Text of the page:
Three members of the U.S. House of Representatives spoke Oct. 19 at the Maritime Trades Department (MTD) convention in St. Louis, and each pledged to continue standing up for the Jones Act.
But those representatives also put some of the onus on delegates and guests to reach out to other elected legislators with educational messages supporting America’s freight cabotage law.
Addressing the MTD were U.S. Reps. Bennie Thompson (D-Mississippi), John Shimkus (R-Illinois), and Mike Bost (R-Illinois). They spoke in the midst of a misinformation campaign against the Jones Act, particularly as the law applies to Puerto Rico.
Thompson, the ranking Democrat on the House Homeland Security Committee, said that while many fellow representatives understand the extremely high value of the American maritime industry, turnover on Capitol Hill – combined with anti-maritime messages aimed both at legislators and the general public – calls for vigilance.
He said that during a recent trip to hurricane-ravaged Puerto Rico, he saw firsthand that Jones Act vessels had delivered plenty of relief cargoes, but the island’s damaged infrastructure was severely slowing movement ashore.
“The problem is not the Jones Act,” Thompson stated, “it’s what happens when cargo gets to the port. It doesn’t get to the people.”
He continued, “I want you to help us stop Washington from attacking the Jones Act. We have to make sure that people understand what it’s about. It’s a jobs program. It’s a program that’s been around for a long time and helps workers, but it also helps the (ship) owners and operators. It’s about business. And so why in the world would we do anything to something that’s working? Washington has a terrible reputation for fixing things that aren’t broken.”
Thompson added that many unions have stepped up for relief efforts in the territory.
“The house of labor has been very well-represented there, doing good jobs,” he said. “I saw nurses, I saw Teamsters, I saw a lot of other folks out there – Seafarers – doing a good job.”
He then reiterated the need for grassroots outreach in support of the U.S. maritime industry.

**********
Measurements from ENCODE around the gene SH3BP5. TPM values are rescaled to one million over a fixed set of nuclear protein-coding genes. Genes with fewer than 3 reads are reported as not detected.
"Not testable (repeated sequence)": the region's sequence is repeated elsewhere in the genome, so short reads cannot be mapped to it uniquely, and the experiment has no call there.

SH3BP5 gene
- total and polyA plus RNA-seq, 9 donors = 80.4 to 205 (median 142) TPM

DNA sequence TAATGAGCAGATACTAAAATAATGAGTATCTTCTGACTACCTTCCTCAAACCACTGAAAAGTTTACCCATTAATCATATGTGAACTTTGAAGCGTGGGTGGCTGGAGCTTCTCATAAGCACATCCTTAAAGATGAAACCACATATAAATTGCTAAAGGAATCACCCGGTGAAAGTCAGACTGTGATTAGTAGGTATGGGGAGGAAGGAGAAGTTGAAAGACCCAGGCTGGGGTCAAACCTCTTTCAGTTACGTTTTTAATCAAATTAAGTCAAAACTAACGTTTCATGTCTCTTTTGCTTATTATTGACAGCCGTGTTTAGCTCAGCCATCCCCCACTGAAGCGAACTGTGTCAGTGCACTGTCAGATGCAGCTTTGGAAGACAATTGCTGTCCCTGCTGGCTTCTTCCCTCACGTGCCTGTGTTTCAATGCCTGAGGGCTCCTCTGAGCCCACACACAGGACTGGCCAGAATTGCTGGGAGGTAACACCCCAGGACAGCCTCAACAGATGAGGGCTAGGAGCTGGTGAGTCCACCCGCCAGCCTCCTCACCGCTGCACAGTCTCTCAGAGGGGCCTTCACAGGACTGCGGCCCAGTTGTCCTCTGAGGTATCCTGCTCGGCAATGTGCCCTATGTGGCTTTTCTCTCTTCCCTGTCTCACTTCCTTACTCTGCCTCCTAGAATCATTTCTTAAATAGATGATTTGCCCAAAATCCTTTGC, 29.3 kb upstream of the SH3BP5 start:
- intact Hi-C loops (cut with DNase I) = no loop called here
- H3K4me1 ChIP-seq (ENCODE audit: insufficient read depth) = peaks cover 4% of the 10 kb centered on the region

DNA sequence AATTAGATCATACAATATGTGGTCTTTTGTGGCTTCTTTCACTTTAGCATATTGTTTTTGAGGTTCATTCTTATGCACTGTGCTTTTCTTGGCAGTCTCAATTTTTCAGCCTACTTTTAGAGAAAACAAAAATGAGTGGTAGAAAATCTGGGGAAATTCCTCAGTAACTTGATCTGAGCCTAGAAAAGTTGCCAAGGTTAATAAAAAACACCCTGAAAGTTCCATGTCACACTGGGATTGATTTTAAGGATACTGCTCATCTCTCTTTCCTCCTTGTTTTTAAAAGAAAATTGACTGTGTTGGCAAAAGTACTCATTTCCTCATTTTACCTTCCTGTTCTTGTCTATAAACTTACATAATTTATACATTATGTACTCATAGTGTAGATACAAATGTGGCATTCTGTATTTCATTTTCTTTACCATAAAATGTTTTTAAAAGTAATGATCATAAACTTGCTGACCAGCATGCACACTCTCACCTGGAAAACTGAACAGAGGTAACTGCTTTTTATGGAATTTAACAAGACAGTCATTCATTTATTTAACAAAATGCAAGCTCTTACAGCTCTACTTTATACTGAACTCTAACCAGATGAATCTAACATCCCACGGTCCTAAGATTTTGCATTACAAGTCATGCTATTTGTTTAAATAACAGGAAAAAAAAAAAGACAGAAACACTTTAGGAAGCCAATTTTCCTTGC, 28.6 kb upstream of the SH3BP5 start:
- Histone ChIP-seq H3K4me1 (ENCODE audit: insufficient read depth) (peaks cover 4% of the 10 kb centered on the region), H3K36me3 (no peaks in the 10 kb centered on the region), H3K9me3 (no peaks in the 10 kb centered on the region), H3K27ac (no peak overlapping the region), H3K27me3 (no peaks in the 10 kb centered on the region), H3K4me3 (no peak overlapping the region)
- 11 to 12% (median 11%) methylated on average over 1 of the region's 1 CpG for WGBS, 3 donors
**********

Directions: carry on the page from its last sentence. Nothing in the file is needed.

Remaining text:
“If you don’t talk to us (Congress), your opposition – the folks who want to do away with the Jones Act – they’re going to talk. They’re going to come in and convince people that the only reason the economy is slowing down is because of that Jones Act. Oh, they’re going to make it sound good. The only way you can counter that is with your message, and you’ve got the best message in the world.”
Shimkus, a retired U.S. Army officer, said the Jones Act’s benefits on America’s rivers also must not be overlooked.
“The untold story of the Jones Act is its inland waterway transportation system, and we want trusted users whom we know operating (there),” he said. “Can you imagine taking a foreign-flag barge system into a major metropolitan area, underneath a bridge?”
He also recalled participating in military exercises overseas that honed America’s ability to project its forces.
“There’s only one way we do that,” he said. “We do that through what you all do, and the vessels you have.”
Shimkus said attacks against the Jones Act related to Puerto Rico underscore the need “to retell the story” of how America relies on its domestic maritime industry.
He also voiced support for the U.S. Export-Import Bank, which has been a good generator of cargoes for American-flag ships in addition to delivering money to the U.S. Treasury.
Rep. Bost also is a military veteran, having served in the U.S. Marine Corps, and comes from a union family. He said he sees bipartisan support in the nation’s capital for organized labor and for creating and keeping good jobs in the U.S.
Turning to the Jones Act, Bost said, “It should be very, very clear to each member in Congress why it’s in place and why it should be maintained – not just for the labor side, but for security as well.”
Bost pointed out that his district is the only one in the country “that has three navigable waterways. It’s got the Kaskaskia, Ohio, and the Mississippi rivers. And as we move forward trying to do the tax reform that we’re talking about, the springboard from that will be the revenues that try to put in place also for the infrastructure we have to have. We have to make sure that the Army Corps of Engineers, that we have enough money for that infrastructure that we can actually stop the bottleneck in the Mississippi to the north, and actually increase the size of our locks and dams in the north, but we’ve still got to maintain our locks and dams throughout this nation.”
He also encouraged attendees to speak up for investment in U.S. infrastructure.
“We need to be talking to everybody on the street and telling them how important this is,” Bost stated. “We have to look for unique funding streams, and not just for our waterways, but also for highways, bridges, and just the sheer amount of jobs….”